In recent months, Segundo has taken his show on the road to his new environs in Los Angeles. But though he's fully settled into his life on the West Coast,
On a recent trip, we stopped by to experience our very first Candy Rain, which boasts an impressive number of highly curated Instagram grids under one roof.
Having already DJed for an hour, Casalis hands the controls over and walks up two flights of stairs, where a group of confused women watch as he approaches the table next to them.
He takes a seat, the red hues from the strobe lights providing just enough light to see a few feet in each direction. Thumping 808 drums can be felt throughout the venue, traveling from the DJ booth to the front door. The place is packed to the brim, the closest thing to a “sellout crowd” one can expect at a dive bar in one of San Francisco’s seediest neighborhoods.
“I migrated from Venezuela when I was nine," he says. "In Venezuela, I grew up pretty middle-class, but circumstances forced my family to leave.”
He says that last bit with gravitas, as if still fresh in his mind — even in the middle of one of San Francisco’s biggest parties. His first years in Miami were a culture shock.
“When I got to Miami, it was a different story. I went to Booker T. Washington High School and in Miami, having a lot of my dad’s more European features in a rough neighborhood, I had certain privileges. I was treated differently than others in my neighborhood even though I identify a lot with my mom, who’s half-Black, half Venezuelan.”
He pauses before exhaling, relaxing slightly.
“If the cops came, the homies made sure I was the one talking to the police.”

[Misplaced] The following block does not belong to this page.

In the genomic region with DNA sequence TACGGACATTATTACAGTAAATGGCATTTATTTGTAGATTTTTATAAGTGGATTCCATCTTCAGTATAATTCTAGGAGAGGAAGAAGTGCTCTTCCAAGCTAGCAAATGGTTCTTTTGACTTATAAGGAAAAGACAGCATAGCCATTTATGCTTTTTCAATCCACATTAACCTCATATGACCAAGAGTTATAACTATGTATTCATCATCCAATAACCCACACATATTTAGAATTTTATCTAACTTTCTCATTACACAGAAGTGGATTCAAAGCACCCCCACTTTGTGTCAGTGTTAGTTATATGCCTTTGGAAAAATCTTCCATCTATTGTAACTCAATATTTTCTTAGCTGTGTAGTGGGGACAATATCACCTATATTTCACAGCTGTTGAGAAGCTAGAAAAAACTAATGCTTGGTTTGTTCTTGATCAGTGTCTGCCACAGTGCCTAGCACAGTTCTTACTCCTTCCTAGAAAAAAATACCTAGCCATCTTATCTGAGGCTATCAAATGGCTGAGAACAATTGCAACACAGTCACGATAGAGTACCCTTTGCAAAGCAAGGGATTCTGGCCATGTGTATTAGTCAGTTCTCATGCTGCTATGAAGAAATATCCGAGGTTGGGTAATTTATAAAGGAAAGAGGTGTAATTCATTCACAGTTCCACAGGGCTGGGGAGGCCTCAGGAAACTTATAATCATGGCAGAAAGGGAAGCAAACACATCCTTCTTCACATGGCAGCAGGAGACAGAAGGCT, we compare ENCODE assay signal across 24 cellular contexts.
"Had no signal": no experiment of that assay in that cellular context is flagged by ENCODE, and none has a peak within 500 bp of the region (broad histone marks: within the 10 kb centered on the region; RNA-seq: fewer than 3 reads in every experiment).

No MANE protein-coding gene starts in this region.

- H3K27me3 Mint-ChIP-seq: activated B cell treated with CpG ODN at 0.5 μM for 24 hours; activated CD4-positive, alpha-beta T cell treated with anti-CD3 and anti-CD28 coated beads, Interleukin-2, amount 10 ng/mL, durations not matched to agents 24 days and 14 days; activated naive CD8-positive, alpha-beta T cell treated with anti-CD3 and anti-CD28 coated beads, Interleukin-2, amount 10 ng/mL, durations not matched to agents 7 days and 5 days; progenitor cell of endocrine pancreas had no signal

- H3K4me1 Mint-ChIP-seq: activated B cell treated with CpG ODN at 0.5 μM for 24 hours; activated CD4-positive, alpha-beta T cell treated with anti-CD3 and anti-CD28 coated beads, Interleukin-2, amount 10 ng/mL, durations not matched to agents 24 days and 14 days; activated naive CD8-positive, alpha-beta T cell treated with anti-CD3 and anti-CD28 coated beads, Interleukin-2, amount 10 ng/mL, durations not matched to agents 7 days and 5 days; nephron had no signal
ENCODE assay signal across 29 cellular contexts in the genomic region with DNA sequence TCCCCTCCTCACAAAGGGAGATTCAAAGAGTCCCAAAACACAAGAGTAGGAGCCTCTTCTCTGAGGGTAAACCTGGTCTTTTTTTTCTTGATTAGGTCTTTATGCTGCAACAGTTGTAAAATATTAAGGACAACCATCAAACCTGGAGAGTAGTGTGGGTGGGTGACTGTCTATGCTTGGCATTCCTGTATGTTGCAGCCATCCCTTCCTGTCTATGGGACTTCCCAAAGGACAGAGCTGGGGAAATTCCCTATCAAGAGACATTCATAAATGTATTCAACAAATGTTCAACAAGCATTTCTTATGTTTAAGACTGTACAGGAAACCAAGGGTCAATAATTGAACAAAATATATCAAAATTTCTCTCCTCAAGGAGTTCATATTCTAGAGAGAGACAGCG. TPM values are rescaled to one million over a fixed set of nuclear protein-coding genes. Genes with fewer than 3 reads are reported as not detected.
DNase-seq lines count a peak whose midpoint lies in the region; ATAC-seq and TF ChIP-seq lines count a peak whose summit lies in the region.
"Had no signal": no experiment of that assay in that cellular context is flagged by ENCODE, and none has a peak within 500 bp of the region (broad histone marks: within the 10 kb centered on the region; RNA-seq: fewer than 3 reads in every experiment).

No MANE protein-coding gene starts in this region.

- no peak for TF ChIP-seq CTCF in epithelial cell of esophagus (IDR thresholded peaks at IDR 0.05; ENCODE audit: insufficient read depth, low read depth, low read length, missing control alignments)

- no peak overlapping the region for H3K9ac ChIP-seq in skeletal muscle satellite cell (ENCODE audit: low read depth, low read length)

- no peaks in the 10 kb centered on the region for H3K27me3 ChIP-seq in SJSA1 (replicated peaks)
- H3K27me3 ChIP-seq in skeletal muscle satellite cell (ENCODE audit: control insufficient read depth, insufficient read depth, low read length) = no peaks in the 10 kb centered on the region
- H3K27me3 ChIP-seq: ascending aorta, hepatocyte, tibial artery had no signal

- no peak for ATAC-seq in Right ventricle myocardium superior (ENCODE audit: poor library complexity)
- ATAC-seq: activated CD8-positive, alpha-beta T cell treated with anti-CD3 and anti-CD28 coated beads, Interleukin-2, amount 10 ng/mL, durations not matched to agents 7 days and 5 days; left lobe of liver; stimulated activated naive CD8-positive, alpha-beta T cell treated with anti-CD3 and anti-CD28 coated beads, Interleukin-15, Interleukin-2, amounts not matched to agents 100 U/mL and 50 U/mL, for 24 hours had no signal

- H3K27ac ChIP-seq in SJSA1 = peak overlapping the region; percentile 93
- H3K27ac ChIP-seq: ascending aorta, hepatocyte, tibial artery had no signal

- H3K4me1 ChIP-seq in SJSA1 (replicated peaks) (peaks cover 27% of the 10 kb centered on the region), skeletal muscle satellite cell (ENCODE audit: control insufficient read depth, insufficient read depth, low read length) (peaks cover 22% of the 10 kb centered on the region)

Speaking with the urgency of someone very much still on the job, Segundo explains the blueprint that led to Candy Rain.
“Back in Miami, I had access to DJ equipment and I started DJing for punk bands and I think Candy Rain is DIY in that way — like a punk show that plays rap, or a rap party with a punk attitude.”
He makes sure to distance himself from the “trap party” label often placed upon Candy Rain.
“We knew we didn’t want to be a ‘trap’ party — that sounds super corny. We hate all the aggro shit and so – the flyers, the music – they’re like inside jokes that we let everyone else in on.”
Segundo finishes his thought and walks back downstairs. The night is a blur until right after last call, when a girl asks Segundo to play a song from the Weeknd.
He cuts off the music. Perhaps inspired by the memories of Venezuela dredged up by our conversation, or maybe thinking about the years he spent in Miami merging punk leanings with his love for hip-hop, Segundo grabs the mic.
“I know you wanna hear 'The Hills,' but I’m Latin American as fuck!”